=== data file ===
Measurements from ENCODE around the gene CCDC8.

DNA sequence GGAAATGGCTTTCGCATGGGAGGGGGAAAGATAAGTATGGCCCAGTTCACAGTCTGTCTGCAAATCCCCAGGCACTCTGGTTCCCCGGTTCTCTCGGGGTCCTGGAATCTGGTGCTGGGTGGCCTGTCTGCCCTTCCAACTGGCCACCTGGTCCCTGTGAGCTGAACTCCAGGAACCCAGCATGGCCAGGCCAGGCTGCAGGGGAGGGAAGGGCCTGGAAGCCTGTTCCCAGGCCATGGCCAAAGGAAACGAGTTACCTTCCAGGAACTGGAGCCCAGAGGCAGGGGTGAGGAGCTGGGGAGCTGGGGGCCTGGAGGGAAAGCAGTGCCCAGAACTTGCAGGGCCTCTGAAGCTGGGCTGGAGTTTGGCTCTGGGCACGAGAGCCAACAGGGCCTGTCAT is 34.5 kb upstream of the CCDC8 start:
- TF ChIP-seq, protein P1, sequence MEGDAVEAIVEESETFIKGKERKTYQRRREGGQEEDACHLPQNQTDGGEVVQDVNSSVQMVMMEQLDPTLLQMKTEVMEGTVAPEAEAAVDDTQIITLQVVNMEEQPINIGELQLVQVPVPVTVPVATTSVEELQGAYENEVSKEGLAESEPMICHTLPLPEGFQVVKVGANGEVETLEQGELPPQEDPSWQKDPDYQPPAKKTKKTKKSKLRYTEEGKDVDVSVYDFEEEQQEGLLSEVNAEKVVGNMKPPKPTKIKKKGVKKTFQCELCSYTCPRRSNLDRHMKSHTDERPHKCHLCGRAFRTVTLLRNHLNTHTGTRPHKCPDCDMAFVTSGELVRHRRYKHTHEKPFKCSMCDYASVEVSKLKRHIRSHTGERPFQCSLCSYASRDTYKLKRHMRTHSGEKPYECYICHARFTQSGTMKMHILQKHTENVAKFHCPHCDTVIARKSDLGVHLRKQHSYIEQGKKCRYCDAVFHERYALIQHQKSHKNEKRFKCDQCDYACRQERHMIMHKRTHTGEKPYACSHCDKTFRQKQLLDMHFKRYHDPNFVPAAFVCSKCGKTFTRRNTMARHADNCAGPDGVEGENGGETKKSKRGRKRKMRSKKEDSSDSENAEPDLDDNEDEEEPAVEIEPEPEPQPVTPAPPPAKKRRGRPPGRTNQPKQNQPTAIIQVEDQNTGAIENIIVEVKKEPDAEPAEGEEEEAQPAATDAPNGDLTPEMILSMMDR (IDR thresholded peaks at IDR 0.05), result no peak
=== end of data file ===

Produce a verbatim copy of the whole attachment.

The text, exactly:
Measurements from ENCODE around the gene CCDC8.

DNA sequence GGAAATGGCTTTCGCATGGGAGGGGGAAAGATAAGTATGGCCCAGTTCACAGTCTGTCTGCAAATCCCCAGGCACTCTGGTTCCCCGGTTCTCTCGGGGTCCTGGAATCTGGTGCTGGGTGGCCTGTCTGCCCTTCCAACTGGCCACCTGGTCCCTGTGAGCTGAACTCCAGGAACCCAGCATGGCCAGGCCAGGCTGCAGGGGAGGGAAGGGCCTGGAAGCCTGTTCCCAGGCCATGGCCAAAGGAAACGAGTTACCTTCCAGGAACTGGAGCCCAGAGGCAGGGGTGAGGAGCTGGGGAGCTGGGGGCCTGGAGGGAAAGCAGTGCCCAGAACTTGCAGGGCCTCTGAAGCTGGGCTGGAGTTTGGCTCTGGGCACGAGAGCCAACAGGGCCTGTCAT is 34.5 kb upstream of the CCDC8 start:
- TF ChIP-seq, protein P1, sequence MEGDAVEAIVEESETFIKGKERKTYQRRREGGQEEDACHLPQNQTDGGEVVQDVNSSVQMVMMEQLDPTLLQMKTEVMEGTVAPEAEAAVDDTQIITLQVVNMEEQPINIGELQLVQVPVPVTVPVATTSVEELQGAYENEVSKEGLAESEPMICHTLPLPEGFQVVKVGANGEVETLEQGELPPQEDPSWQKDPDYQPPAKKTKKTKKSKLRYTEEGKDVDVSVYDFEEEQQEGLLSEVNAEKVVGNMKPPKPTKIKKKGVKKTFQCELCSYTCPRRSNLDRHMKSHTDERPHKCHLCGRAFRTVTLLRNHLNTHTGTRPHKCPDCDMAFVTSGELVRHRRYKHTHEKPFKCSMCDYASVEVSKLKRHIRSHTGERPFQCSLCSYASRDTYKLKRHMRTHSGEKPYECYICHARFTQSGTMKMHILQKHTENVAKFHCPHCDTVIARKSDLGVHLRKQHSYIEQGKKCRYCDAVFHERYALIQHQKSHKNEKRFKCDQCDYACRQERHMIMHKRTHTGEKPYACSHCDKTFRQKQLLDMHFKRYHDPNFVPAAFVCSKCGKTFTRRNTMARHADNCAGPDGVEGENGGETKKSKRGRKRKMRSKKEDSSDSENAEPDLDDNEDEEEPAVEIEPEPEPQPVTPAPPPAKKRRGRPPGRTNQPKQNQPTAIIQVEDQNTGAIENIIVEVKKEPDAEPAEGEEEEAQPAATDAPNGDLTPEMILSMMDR (IDR thresholded peaks at IDR 0.05), result no peak